Wind energy is pushing ahead in South Africa, with five wind farms in full operation, another 15 currently under construction and a further seven approaching financial close.
By the time they are all up and running, 1 983 MW could be generated by more than 700 turbines, with further development expected down the line, according to the South African Wind Energy Association (Sawea).
Among the most recent developments is the Hopefield wind farm, in the Western Cape, which got under way in February. It is now fully operational and supplying electricity to the national grid.
The 37 wind turbines are spread over an area of 900 ha.
During a visit to the Hopefield wind farm, Engineering News watched the 95-m-high turbines spinning steadily and surprisingly quietly. In rural areas, wind farms need to meet the guidelines of 35 decibels – noise that is louder than a whisper but quieter than the background noise of an average sitting room, and softer than normal conversation.
Technical manager for Umoya Energy, the owner of Hopefield, Sam Cook was upbeat about the development so far and the potential for further growth in renewable energy.
“We are only just beginning to make a dent with renewables – and the potential is huge,” he said.
Cook explained that sensors detected the wind direction and wind speed of the Danish-designed Vestas turbines, with information monitored remotely in Europe.
“Each turbine operates independently and has its own sensors. At low wind speeds, more blade is exposed to the wind. As speed picks up, less torque is required.”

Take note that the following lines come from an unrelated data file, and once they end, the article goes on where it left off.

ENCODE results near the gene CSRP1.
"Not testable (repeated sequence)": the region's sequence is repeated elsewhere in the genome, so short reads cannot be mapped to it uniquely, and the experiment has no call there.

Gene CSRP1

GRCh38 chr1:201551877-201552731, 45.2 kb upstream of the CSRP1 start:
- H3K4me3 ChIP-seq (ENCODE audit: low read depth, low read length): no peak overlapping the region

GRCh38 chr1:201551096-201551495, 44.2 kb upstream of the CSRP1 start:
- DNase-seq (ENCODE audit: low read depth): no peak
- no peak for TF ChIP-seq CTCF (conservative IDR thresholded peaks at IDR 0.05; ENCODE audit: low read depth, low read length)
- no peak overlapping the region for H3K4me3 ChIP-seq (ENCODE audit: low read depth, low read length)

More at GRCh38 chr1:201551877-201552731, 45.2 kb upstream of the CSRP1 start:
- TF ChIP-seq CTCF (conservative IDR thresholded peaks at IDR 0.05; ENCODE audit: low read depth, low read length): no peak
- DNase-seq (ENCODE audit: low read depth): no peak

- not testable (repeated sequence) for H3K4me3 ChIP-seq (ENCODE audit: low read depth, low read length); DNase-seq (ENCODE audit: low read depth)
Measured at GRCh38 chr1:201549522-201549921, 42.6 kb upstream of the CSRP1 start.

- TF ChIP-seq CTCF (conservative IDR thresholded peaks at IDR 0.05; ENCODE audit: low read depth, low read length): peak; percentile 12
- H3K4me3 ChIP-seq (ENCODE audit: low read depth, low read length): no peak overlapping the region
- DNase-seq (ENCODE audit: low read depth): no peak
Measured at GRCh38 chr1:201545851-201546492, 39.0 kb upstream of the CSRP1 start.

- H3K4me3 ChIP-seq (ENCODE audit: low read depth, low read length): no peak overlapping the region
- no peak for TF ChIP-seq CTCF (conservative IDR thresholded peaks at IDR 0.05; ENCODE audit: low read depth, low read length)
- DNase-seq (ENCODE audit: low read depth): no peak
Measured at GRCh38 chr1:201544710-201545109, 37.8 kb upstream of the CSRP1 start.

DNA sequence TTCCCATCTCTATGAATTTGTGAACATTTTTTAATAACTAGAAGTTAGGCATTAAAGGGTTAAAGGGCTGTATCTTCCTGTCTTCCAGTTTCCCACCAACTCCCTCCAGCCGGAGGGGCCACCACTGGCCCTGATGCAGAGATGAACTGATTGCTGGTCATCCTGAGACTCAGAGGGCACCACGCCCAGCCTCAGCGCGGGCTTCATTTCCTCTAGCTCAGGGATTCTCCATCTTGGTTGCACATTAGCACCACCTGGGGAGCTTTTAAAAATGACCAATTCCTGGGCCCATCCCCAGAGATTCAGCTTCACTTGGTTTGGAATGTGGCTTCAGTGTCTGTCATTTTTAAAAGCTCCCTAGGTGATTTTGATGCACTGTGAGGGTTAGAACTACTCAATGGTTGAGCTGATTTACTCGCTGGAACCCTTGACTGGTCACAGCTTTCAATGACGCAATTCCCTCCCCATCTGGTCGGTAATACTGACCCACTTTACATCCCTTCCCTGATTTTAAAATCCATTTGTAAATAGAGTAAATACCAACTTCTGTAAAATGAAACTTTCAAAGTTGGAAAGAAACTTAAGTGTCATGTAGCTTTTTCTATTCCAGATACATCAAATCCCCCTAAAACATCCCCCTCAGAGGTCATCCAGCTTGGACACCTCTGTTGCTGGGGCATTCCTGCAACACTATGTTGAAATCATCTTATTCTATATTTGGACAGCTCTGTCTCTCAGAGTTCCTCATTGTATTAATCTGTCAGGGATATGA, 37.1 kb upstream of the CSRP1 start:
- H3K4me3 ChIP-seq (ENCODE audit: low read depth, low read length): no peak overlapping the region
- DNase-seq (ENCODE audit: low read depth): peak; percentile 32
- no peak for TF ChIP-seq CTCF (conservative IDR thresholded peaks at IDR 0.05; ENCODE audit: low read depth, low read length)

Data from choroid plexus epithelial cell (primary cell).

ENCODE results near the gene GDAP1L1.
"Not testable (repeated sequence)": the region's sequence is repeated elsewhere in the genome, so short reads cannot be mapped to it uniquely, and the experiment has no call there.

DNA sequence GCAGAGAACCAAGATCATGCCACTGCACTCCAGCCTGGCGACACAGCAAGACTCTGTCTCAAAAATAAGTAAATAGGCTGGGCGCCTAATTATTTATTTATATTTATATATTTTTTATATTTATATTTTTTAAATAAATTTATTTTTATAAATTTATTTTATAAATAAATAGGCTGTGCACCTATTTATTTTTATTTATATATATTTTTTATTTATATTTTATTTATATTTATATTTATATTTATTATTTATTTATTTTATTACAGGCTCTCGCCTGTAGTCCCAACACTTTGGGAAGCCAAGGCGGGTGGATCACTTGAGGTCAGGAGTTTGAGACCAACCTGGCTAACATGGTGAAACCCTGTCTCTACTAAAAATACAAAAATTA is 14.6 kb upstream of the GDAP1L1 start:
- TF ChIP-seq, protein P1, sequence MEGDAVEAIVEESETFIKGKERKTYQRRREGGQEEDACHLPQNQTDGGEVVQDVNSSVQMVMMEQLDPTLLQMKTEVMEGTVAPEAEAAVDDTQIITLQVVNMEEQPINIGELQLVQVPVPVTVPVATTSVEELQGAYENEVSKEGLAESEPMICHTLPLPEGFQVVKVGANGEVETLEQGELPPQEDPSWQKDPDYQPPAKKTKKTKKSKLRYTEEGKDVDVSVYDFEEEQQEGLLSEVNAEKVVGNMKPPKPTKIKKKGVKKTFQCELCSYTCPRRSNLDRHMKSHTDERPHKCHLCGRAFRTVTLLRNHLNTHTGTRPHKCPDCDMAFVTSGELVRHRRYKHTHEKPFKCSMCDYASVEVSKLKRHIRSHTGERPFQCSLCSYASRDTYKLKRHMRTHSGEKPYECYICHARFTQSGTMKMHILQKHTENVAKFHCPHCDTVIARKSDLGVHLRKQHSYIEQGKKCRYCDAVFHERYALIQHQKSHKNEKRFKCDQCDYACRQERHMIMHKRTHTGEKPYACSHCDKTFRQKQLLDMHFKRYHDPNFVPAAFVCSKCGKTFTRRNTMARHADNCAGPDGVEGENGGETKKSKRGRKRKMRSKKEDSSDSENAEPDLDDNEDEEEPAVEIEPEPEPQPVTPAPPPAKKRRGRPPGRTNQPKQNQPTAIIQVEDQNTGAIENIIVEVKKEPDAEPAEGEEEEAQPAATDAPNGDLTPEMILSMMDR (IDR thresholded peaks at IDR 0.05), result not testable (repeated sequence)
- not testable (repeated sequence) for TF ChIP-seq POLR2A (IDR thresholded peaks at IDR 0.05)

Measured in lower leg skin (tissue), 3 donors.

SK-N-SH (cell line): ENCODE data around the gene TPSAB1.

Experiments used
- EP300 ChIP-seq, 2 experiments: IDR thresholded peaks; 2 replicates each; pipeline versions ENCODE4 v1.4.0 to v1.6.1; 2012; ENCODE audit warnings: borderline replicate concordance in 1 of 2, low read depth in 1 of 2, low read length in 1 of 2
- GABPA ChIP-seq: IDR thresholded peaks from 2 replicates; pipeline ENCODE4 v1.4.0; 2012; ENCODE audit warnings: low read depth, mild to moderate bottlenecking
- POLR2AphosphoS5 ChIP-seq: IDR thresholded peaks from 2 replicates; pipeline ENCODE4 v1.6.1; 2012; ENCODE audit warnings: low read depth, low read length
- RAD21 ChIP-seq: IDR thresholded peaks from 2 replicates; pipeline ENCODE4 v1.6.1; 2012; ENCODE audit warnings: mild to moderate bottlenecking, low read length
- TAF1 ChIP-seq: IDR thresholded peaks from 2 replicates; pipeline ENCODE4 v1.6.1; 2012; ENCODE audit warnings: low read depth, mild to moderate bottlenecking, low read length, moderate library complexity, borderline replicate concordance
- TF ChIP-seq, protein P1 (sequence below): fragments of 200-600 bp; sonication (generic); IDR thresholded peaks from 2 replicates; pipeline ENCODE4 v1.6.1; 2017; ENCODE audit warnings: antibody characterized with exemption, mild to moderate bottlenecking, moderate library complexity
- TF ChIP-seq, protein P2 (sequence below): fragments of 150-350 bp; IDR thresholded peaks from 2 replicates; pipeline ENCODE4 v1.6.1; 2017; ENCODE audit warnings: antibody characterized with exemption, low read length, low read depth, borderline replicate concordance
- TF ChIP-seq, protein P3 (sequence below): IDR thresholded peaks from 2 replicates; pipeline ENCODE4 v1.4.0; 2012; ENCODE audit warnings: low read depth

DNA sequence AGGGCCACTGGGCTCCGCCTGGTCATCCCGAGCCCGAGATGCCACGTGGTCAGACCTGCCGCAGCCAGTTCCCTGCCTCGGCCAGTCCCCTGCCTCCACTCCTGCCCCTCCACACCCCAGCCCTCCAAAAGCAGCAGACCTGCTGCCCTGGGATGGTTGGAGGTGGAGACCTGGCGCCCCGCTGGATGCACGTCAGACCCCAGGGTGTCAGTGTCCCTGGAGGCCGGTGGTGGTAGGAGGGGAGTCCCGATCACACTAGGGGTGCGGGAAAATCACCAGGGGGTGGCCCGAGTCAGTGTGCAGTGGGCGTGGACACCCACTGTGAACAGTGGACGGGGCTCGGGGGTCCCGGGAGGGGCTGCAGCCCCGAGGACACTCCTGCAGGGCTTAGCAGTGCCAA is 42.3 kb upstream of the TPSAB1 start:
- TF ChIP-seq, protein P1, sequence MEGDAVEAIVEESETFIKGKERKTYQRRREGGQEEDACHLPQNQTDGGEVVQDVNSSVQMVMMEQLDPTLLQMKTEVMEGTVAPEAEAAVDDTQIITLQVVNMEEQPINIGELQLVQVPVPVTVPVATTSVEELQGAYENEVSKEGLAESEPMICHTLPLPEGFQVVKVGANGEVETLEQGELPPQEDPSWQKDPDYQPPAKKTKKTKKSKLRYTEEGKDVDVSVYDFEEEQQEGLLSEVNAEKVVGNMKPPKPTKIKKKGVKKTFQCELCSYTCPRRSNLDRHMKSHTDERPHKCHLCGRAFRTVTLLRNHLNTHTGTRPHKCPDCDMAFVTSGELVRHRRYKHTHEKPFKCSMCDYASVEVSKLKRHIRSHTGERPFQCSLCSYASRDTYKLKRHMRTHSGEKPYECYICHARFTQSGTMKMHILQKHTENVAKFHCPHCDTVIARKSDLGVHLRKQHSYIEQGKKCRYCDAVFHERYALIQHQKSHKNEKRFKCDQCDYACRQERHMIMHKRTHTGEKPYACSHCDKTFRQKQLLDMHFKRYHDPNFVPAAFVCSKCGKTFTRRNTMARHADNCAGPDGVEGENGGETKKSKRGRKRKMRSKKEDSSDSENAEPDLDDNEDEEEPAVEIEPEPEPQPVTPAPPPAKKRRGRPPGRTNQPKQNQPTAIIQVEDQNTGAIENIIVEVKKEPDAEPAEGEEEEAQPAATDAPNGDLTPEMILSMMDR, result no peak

If the wind blows too hard, exceeding 20 m/s at the hub height, then the turbine will be shut down, Cook explained.
Vestas Southern Africa was currently responsible for wind turbine supply and wind farm construction, as well as the operation and maintenance of Hopefield for the first 15 years.
Vestas had recruited full-time staff in the Western Cape, who underwent training to operate and maintain the Hopefield wind farm and others in the region, while 300 people from the local community were employed in the construction phase of the wind farm.
Hopefield is expected to generate enough electricity to power about 70 000 low-income homes or the equivalent of 29 000 medium-income homes. Sawea says an average South African coal-fired power station would have to emit about 195 000 t of carbon dioxide every year to produce the same amount of electricity.
Sawea CEO Johan van den Berg said he expected 400 turbines to be spinning throughout South Africa by the end of the year.
Wind farms were located mainly in three provinces – the Northern Cape, Western Cape and Eastern Cape – where wind was plentiful and land available.